HR Lessons From the Miami Dolphins Bullying Scandal

When we think about bullying, we typically conjure up images of kids on the school playground or hallways. But a high-profile act of adult-size bullying this week thrust the issue into the national conversation. And the story carries several lessons for HR.

What happened? Last month, Jonathan Martin, a rookie offensive lineman for the Miami Dolphins, mysteriously walked away from the team for “personal reasons.” This week, the news broke that he did so because a teammate, Richie Incognito, allegedly bullied him mercilessly on several occasions. It’s alleged that Incognito, who is white, left a voicemail for Martin, who is bi-racial, which included a racial slur and threats of violence. Incognito apparently also forced Martin to pay nearly $15,000 to finance several Dolphins players’ trips to Vegas. Apparently, Incognito says he did this because coaches told him to “toughen up” Martin. Now the NFL is investigating, and lawsuits, no doubt, will be flying like the winter snow.

What’s this mean for HR? A Zogby survey reports that a shocking 35% of American workers say they’ve experienced bullying at some point in their careers.

While legislation is in the works, no current federal or state laws specifically prohibit bullying in the workplace. In the absence of a specific statute, employees seek redress under various common-law causes of action, including intentional infliction of emotional distress and negligent hiring or retention. Employees have also filed claims under Title VII and other discrimination statutes, claiming that the alleged workplace bullying was due to their status as a member of a protected class.

For years, legal and HR professionals have been preaching that em­­ployers should have a policy that makes it clear that bullying will not be tolerated. Despite this, an estimated 62% of employers lack such a policy.

8 steps to a strong anti-bullying policy

As we wrote in a recent issue of The HR Specialist, an anti-bullying policy should include all of the following to be effective:

1. A clear definition of prohibited abusive or “bullying” behaviors. Many employers have simply chosen to adopt the definition set forth in the leading anti-bullying model legislation, the Healthy Workplace Bill (HWB). For example, the definition of “abusive conduct” in Maine’s version of the HWB, the most recent state to propose anti-bullying legislation, is as follows:

“Acts or omissions or both that a reasonable person would find abusive, based on their severity, nature or frequency. ‘Abusive conduct’ includes, but is not limited to: repeated verbal abuse involving the use of derogatory remarks insults and epithets; verbal, non-verbal or physical conduct of a threatening, intimidating or humiliating nature; and the sabotaging or undermining of an employee’s work performance. A single act or omission does not constitute abusive conduct, unless so severe and egregious that a reasonable person would find it abusive.”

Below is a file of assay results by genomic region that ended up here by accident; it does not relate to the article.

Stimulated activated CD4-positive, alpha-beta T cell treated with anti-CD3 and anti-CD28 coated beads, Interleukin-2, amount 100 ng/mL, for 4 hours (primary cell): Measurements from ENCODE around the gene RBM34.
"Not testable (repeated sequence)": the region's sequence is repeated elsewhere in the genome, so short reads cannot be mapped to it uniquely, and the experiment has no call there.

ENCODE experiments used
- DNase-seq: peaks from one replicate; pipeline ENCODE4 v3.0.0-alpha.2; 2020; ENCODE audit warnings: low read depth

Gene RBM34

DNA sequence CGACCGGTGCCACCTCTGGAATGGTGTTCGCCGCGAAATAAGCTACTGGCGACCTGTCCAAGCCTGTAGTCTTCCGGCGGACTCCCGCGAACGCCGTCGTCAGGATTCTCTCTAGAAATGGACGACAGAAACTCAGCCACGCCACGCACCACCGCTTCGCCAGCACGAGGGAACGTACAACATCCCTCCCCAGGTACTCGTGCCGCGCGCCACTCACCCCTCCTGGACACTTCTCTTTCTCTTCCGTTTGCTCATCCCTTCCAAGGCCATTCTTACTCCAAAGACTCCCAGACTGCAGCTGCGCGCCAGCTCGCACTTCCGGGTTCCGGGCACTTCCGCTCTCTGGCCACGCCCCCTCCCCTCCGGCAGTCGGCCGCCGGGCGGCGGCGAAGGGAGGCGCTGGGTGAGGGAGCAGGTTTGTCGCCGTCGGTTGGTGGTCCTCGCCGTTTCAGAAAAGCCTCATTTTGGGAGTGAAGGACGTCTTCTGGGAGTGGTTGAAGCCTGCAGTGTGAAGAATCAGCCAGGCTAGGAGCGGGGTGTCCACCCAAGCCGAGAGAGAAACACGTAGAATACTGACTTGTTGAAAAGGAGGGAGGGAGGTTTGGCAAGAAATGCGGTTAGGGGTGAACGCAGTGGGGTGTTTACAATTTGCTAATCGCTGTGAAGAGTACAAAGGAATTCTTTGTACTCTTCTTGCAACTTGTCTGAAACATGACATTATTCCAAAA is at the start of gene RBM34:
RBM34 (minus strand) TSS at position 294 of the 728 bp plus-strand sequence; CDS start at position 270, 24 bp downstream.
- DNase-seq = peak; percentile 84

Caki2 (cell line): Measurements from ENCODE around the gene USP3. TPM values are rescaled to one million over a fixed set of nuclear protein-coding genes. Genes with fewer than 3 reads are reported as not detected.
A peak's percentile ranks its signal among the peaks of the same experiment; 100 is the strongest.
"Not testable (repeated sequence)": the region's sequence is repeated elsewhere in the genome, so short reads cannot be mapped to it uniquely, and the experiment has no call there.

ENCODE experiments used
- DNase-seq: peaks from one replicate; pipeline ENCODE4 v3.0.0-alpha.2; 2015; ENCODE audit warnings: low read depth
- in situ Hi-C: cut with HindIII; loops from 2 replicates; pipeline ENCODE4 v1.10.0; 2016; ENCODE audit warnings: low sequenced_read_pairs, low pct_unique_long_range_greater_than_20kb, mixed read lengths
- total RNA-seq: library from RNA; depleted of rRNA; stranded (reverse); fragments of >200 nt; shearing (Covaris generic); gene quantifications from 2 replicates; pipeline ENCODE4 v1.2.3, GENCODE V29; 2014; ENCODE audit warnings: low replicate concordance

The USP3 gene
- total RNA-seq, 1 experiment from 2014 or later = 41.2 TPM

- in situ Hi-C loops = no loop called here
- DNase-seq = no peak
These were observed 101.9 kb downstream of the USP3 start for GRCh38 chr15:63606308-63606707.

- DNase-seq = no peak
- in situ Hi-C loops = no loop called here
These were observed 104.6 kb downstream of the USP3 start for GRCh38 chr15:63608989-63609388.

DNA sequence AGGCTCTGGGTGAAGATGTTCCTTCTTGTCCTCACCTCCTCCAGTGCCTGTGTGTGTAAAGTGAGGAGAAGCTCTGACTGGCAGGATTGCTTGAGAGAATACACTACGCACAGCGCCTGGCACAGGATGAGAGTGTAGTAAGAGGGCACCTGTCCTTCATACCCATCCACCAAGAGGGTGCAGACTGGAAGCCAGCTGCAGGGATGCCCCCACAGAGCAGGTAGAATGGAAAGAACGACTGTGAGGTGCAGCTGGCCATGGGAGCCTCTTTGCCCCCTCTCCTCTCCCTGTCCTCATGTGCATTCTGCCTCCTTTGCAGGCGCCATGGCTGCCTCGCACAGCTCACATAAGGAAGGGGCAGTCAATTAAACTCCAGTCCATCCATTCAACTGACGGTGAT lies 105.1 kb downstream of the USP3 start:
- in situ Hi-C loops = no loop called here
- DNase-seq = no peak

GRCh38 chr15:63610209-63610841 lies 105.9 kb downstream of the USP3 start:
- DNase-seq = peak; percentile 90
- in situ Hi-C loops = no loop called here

2. Examples of prohibited abusive behavior. Some of the more common complaints of abusive behavior received by employers include: constant singling out of an employee; abusive and offensive language; unreasonable criticism; deliberate exclusion from work-related activities; spreading rumors and innuendo, trivializing achievements and/or taking credit for another person’s work and achievements; affording an employee the “silent treatment”; practical jokes; and excessive demands and supervision.

3. A complaint procedure that requires employees experiencing or witnessing abusive behavior to promptly report it. The policy must designate at least two persons to whom complaints should be made under the policy, in the event one of the designated employees is the alleged bully.

4. An investigation procedure that provides a prompt, thorough and impartial investigation.

5. Assurance that employees who make complaints or participate in an investigation will be protected against retaliation.

6. Assurance that the employer will take immediate and appropriate corrective action when an investigation determines that a violation of the policy has occurred.

7. Routine training for all em­­ployees on the policy.

8. Routine and uniform enforcement of the policy. Indeed, it is often said that the only thing worse than not having a policy is having a policy and not enforcing it!

Finally, an anti-bullying policy can either be a stand-alone policy, or may be incorporated into a larger, more extensive anti-harassment/anti-discrimination policy. It may, however, be preferable to include it as part of a larger anti-harassment/discrimination policy, in the event the alleged offending conduct arguably violates the other policies as well.